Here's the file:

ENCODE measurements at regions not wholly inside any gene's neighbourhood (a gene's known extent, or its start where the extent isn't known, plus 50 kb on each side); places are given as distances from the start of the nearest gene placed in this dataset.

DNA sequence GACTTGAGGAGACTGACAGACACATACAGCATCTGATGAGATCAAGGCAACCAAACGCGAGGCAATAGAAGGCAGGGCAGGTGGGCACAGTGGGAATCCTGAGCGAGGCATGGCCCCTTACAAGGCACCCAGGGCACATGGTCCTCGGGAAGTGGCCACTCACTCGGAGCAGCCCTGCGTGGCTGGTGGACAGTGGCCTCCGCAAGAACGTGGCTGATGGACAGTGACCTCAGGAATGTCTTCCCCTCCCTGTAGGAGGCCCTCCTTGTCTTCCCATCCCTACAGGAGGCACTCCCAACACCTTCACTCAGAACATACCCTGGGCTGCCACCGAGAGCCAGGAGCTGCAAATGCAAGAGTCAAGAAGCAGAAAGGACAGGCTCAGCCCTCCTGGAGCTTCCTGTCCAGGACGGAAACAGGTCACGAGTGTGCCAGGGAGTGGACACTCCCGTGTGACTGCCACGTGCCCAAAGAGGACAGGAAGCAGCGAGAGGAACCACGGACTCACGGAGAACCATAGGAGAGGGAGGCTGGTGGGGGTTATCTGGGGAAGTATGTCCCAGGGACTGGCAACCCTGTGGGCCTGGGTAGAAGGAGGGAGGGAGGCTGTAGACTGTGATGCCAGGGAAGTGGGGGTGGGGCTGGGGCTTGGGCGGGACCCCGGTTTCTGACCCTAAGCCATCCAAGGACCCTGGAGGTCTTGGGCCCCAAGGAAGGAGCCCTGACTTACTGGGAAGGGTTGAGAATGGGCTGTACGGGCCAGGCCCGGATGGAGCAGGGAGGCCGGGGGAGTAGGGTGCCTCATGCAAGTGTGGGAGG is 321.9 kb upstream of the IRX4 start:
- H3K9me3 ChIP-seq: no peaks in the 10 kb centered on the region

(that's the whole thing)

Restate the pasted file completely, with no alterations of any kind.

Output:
ENCODE measurements at regions not wholly inside any gene's neighbourhood (a gene's known extent, or its start where the extent isn't known, plus 50 kb on each side); places are given as distances from the start of the nearest gene placed in this dataset.

DNA sequence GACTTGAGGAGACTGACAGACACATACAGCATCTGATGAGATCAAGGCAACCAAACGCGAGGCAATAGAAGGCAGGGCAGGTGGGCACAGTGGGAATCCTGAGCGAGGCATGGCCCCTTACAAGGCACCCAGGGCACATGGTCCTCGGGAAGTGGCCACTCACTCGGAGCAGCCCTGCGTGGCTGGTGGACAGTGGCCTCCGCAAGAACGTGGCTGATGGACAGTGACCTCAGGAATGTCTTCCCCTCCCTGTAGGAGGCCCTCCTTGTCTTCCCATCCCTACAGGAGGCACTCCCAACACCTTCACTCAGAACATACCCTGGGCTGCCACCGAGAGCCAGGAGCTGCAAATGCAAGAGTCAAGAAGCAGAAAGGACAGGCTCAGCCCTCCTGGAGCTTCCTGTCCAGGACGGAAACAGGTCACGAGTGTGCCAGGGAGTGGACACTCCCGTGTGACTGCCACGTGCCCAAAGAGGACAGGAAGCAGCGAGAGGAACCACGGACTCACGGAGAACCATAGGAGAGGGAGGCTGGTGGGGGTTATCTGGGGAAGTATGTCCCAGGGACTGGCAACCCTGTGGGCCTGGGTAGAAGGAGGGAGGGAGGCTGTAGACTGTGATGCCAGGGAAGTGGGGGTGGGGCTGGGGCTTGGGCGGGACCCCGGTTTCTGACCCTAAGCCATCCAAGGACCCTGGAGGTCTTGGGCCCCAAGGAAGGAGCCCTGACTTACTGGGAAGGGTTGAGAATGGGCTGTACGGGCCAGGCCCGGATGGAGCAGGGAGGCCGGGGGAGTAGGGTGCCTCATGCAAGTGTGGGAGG is 321.9 kb upstream of the IRX4 start:
- H3K9me3 ChIP-seq: no peaks in the 10 kb centered on the region